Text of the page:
Product Warranty

9


The Company warrants most of its products for a specific period of time, usually 12 to 24 months from delivery or acceptance, against material defects. The Company provides for the estimated future costs of warranty obligations in cost of revenues when the related revenues are recognized. The accrued warranty costs represent the best estimate at the time of sale of the total costs that the Company will incur to repair or replace product parts that fail while still under warranty. 
The amount of the accrued estimated warranty costs obligation for established products is primarily based on historical experience as to product failures adjusted for current information on repair costs. For new products, estimates include the historical experience of similar products, as well as reasonable allowance for warranty expenses associated with new products. On a quarterly basis, the Company reviews the accrued warranty costs and updates the historical warranty cost trends, if required.
Revenue Recognition
The Company’s revenues are derived primarily from the sale of hardware and software products, and services. The Company recognizes its revenues net of any value added or sales tax and net of sales discounts.
The Company sells a high proportion of its X-ray products to a limited number of OEM customers. X-ray tubes, digital detectors and image-processing tools and security and inspection products are generally sold on a stand-alone basis. However, the Company occasionally sells its digital detectors, X-ray tubes and imaging processing tools as a package that is optimized for digital X-ray imaging and sells its Linatron ® X-ray accelerators together with its imaging processing software and image detection products to OEM customers that incorporate them into their inspection systems. Service contracts are often sold with certain security and inspection products and computer-aided detection products. Revenues related to service contracts usually start after the expiration of the warranty period for non-software products or upon delivery of software products.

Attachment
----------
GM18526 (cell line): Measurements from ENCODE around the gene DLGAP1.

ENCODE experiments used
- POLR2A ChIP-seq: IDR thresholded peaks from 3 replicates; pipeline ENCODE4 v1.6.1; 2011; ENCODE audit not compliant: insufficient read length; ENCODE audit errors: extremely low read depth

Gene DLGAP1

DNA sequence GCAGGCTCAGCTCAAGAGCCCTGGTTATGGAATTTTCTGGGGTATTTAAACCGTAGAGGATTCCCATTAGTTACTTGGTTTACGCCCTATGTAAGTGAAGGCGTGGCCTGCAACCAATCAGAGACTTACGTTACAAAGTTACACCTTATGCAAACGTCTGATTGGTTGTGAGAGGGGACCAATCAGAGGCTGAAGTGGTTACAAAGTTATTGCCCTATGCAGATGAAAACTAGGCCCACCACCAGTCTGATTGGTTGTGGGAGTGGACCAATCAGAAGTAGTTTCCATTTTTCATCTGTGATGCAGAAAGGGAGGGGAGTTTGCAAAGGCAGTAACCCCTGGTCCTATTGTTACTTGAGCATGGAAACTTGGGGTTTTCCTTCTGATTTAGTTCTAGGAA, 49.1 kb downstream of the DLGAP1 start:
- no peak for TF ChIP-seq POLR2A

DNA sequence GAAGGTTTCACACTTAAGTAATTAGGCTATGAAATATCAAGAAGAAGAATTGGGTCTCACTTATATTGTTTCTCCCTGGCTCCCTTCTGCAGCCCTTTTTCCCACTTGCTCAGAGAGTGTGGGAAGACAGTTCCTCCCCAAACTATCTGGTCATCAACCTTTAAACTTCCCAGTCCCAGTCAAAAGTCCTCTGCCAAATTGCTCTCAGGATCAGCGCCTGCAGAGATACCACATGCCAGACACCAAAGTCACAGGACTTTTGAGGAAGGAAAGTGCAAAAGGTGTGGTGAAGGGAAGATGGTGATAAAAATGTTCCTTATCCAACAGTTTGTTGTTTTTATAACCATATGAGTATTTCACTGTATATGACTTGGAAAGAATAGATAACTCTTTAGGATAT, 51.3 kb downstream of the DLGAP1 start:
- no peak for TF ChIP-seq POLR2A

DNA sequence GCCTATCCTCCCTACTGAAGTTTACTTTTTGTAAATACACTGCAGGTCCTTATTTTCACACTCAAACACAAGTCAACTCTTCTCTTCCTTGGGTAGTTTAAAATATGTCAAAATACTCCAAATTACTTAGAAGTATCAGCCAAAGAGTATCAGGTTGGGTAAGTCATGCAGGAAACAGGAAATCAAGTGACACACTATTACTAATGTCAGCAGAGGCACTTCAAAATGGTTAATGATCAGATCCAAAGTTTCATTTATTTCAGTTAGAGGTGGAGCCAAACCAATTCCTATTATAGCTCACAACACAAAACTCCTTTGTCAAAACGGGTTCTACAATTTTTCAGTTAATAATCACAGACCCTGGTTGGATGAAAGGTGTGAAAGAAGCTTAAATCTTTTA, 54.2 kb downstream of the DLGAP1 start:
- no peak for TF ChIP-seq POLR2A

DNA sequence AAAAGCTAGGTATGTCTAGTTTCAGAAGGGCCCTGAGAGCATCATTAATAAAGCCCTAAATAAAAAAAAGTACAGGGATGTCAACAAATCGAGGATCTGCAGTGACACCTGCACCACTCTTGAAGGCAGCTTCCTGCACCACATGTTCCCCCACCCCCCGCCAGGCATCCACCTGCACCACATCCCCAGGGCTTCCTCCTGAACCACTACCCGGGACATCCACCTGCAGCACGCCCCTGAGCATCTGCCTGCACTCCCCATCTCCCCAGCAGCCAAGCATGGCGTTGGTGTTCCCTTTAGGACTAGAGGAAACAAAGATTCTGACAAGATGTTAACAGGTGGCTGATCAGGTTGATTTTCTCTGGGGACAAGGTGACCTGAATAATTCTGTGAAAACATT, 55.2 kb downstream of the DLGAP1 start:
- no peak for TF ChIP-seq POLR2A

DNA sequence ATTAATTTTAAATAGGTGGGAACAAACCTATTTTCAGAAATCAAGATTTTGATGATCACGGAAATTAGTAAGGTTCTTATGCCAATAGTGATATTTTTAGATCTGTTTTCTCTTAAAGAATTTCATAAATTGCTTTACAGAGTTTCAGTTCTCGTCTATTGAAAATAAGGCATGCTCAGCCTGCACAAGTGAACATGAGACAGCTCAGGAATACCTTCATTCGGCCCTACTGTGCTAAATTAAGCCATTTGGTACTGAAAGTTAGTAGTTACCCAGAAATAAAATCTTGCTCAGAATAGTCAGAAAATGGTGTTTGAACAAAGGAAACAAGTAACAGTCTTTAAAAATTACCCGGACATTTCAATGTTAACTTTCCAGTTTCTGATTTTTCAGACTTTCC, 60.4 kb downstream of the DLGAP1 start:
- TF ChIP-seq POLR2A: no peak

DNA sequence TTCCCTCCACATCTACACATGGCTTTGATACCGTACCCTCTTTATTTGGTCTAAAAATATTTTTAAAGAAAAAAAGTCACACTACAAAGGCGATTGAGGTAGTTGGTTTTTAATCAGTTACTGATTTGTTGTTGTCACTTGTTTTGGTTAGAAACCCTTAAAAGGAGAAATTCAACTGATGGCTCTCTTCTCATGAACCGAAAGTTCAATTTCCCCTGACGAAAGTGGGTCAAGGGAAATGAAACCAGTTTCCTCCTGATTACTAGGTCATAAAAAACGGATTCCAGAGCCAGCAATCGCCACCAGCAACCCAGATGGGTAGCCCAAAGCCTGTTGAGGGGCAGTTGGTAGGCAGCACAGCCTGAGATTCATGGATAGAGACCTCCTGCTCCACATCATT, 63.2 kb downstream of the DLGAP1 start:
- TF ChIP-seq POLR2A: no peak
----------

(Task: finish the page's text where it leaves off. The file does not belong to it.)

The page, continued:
For a multiple-element arrangement that includes software and non-software deliverables which includes service contracts, the Company first allocates revenues among the software and non-software deliverables on a relative selling price basis. The amounts allocated to the non-software products and software are accounted for as follows:
Non-Software Products
Non-software products include hardware products, software components that function together with the hardware components to deliver the product’s essential functionality, as well as service contracts. Except as described below under “Service,” the Company recognizes revenues for non-software products when persuasive evidence of an arrangement exists, delivery has occurred or services have been rendered, the price is fixed or determinable and collectability is reasonably assured.
For multiple-element revenue arrangements that involve non-software products, a delivered non-software element is considered as a separate unit of accounting when it has stand-alone value and there is no customer-negotiated refund or return rights for the delivered element. The allocation of revenue to all deliverables based on their relative selling prices is determined at the inception of the arrangement. The selling price for each deliverable is determined using vendor-specific objective evidence (“VSOE”) of selling price, if it exists; otherwise, third-party evidence of selling price (“TPE”) is used.
If the Company is not able to establish VSOE or TPE of selling prices for its non-software products, the Company uses the deliverable's estimated selling price (“ESP”). The Company estimates selling prices following an established process that considers market conditions, including the product offerings and pricing strategies of competitors, as well as internal factors such as historical pricing practices and margin objectives. The establishment of product and service ESPs is controlled and reviewed by the appropriate level of management in all of the Company’s businesses.